6 August 2014

Nigeria: War Crimes Allegation Against Military Not Verified, Says FG

Abuja — The Federal Government, yesterday, said it did not believe that details of the accusations of extra-judicial killings leveled against Nigerian military by Amnesty International had been properly verified.

The report released, Monday, by Amnesty International, accused Nigerian troops of extra-judicial killings of over 600 persons in the North-eastern part of the country.

Coordinator of National Information Centre, NIC, Mike Omeri, who stated this during the routine security briefing in Abuja, said Nigerian armed forces have never been accused of perpetrating such acts in the past.

"Although, we have great respect for Amnesty International, if such allegations are to be deemed credible, the sources of the claims and their possible political motivations should and ought to be examined and carefully considered.

"We want to assure that justice will be done once we have all facts. In the meantime, every soldier fighting this battle deserves our support and gratitude and not unverified accusations.

"While we appreciate the contribution of persons and groups towards ending insurgency in the country, including those of recognised human rights organisations, we wish to state in unmistaken terms that the Federal Government of Nigeria maintains strict zero tolerance policy for violations of the rules of engagements," he said.

The Defence Headquarters on its part reiterated that the allegation by Amnesty International were unfounded as the video footage pointed at as evidence, was alien to Nigeria's military operations.

Addressing a press conference on the allegation, in Abuja, Director of Defence Information, Major-General Chris Olukolade said the military treats issues of human rights with all seriousness and will not condone any proven case of abuse by its personnel.

Olukolade disclosed that investigations are on to unravel veracity of the video, insisting that the footage was alien to operations and doctrines of the military.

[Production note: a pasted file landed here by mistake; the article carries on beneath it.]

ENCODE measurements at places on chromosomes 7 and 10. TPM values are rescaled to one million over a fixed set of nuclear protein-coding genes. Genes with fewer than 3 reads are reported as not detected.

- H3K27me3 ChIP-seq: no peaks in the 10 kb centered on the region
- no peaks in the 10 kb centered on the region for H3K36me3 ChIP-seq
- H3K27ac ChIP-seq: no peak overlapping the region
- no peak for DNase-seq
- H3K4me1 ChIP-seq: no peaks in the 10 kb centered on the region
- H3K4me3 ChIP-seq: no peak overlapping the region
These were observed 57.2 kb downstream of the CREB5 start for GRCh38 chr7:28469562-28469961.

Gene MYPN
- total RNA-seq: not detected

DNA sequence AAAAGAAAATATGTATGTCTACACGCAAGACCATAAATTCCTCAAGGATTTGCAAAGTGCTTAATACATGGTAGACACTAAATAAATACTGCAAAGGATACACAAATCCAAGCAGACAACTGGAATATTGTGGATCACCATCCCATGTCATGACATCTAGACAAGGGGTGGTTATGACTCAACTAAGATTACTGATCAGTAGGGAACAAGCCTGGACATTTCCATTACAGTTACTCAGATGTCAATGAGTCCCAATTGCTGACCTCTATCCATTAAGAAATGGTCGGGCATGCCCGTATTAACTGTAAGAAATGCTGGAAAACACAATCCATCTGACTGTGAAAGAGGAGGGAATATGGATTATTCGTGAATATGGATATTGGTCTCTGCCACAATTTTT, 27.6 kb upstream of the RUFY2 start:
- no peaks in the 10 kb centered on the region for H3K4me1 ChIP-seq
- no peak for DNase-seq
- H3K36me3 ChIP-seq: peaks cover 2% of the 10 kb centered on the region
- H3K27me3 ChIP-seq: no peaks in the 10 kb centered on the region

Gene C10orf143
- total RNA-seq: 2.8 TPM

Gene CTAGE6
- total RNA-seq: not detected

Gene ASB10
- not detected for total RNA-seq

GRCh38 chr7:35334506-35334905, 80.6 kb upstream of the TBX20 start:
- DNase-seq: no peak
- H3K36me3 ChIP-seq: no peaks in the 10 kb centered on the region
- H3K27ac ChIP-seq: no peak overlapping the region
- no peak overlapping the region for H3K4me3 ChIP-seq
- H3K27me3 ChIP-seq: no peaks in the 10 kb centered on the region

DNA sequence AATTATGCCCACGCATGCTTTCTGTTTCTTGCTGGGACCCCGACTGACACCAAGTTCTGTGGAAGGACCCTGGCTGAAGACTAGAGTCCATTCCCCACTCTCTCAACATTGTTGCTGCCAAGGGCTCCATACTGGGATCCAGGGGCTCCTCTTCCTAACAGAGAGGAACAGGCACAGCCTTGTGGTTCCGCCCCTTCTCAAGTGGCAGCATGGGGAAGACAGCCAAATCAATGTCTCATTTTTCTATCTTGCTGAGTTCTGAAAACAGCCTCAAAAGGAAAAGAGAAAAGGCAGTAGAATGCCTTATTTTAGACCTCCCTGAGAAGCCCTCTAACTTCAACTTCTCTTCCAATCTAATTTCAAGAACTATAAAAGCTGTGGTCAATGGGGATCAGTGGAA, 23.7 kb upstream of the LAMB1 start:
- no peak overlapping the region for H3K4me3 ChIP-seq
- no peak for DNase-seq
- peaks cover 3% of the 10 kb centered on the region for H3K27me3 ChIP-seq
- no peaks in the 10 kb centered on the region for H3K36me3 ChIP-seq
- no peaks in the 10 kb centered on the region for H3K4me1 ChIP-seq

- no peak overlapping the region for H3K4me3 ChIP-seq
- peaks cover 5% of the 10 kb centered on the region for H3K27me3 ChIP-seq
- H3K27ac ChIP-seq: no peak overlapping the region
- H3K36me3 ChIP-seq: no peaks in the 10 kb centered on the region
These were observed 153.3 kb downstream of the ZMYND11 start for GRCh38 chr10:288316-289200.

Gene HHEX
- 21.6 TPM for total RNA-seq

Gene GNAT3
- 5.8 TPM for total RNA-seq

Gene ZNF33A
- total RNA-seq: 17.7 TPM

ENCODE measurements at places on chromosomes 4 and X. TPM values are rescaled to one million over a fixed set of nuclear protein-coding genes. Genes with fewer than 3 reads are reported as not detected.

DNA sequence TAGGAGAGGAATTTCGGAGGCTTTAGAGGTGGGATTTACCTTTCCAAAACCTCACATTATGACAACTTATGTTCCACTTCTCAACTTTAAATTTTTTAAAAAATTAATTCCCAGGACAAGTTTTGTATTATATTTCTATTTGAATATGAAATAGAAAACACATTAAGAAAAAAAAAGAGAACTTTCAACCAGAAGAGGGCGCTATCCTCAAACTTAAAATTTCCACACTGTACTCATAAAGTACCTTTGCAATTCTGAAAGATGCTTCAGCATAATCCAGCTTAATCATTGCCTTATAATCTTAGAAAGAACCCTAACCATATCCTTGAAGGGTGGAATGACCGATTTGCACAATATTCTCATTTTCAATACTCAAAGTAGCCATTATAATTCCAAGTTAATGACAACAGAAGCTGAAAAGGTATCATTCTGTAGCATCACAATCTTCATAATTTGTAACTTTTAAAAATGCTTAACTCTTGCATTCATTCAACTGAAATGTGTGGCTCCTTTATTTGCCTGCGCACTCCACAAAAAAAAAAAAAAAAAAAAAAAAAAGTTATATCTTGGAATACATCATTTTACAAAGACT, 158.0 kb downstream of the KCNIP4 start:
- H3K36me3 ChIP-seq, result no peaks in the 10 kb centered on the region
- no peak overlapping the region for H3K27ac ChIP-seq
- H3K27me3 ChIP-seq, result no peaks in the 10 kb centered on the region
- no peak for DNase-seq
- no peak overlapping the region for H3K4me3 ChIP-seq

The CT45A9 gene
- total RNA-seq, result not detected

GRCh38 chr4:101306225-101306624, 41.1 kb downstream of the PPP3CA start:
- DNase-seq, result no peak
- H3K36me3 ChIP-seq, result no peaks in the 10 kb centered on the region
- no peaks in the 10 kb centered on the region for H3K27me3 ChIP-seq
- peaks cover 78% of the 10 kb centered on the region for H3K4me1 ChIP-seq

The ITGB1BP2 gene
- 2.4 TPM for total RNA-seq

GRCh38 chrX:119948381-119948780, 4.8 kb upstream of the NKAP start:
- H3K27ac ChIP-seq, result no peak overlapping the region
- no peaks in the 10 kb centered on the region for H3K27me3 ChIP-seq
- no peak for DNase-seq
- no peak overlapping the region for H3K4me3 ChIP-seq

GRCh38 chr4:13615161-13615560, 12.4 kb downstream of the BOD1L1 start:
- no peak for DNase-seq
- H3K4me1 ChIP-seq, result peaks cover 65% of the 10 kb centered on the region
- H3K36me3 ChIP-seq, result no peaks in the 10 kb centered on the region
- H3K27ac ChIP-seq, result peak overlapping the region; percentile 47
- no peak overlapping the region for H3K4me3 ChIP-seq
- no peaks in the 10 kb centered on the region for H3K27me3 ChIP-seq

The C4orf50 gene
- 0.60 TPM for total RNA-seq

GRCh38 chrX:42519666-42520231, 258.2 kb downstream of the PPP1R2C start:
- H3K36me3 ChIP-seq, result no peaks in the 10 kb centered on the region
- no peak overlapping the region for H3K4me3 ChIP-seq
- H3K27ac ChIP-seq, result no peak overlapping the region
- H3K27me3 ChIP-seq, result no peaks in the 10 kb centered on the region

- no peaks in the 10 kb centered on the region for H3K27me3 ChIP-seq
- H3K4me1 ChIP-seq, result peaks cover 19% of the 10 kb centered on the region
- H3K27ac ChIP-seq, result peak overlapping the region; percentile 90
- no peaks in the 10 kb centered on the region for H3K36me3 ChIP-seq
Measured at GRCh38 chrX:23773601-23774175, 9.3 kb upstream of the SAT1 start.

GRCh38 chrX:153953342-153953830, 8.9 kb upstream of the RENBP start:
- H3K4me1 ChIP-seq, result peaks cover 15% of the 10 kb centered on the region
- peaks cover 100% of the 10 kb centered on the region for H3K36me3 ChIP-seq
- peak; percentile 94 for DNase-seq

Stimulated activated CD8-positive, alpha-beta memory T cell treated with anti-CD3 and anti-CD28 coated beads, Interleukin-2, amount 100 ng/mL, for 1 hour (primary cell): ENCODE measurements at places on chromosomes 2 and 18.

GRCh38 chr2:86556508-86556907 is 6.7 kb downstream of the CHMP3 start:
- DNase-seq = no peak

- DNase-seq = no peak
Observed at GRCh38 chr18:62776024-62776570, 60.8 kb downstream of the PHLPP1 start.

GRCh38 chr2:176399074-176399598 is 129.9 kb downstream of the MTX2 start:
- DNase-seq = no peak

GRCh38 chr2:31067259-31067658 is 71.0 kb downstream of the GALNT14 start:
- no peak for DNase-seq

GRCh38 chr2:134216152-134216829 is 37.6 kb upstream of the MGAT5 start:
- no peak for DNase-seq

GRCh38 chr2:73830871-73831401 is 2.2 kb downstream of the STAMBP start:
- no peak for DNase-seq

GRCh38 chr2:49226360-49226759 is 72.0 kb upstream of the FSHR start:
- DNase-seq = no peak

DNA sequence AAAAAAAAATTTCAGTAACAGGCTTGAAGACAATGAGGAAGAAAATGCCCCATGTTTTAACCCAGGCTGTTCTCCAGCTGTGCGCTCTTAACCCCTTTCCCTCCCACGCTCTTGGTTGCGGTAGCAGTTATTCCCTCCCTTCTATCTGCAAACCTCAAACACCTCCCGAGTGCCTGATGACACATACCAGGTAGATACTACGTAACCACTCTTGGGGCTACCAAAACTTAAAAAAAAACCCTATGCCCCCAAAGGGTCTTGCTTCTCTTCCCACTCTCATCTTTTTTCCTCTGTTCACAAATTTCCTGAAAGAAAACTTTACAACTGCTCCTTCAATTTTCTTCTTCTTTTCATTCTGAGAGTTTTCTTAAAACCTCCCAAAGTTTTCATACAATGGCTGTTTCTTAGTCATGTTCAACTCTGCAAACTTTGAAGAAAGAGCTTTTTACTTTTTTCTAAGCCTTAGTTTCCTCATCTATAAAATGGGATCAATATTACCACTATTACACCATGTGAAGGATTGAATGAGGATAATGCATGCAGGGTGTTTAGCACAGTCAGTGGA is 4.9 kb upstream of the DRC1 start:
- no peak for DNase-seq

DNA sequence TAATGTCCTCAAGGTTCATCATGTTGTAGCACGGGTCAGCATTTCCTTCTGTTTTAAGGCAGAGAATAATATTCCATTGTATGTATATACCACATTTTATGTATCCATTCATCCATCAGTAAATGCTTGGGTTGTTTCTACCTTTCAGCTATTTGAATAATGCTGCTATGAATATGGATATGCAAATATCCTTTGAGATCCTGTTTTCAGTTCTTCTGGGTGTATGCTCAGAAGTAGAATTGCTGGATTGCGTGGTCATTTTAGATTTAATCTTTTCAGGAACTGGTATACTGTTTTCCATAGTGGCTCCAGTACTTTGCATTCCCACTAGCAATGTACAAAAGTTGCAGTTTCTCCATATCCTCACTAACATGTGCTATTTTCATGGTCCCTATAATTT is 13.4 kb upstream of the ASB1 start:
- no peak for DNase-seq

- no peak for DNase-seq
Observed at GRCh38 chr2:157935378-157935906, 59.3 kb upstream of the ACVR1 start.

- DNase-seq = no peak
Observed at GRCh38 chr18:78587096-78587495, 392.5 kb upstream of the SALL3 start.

According to him: Military authorities are deeply concerned about the set of video footage being circulated and which unfortunately has become reference data for Amnesty International in its report.

"Much as the scenes depicted in these videos are alien to our operations and doctrines, it has to be investigated to ensure that such practices have not crept surreptitiously into the system."

He maintained that the allegations were too grievous to be associated with Nigerian troops, considering the doctrinal and operational contents of the training imparted to personnel on continuous basis, adding that it could be a case of impersonation.

His words: "Notwithstanding, the cases of impersonations that have pervaded counter-terrorism operations in Nigeria, and many other related issues which cast doubts on the claims made in the video, the Defence Headquarters views those grave allegations very seriously, more so as they border on the integrity of the ongoing counter-terrorism operation, which must be sustained in the interest of our national survival.

"Consequently, the Defence Headquarters in addition to the already existing Joint Investigation Team (JIT) has constituted a team of senior officers and legal cum forensic experts to study the video footage and the resultant allegations in order to ascertain the veracity of the claims with a view to identifying those behind such acts."

"This will further determine and stimulate necessary legal action against any personnel or anyone found culpable in accordance with the provisions of the law."

On suspects in military detention facilities, Olukolade explained that based on the earlier allegation by amnesty body, the authorities had released some suspects and forwarded names of those to face prosecution to the Ministry of Justice in line with the recommendation of JIT.

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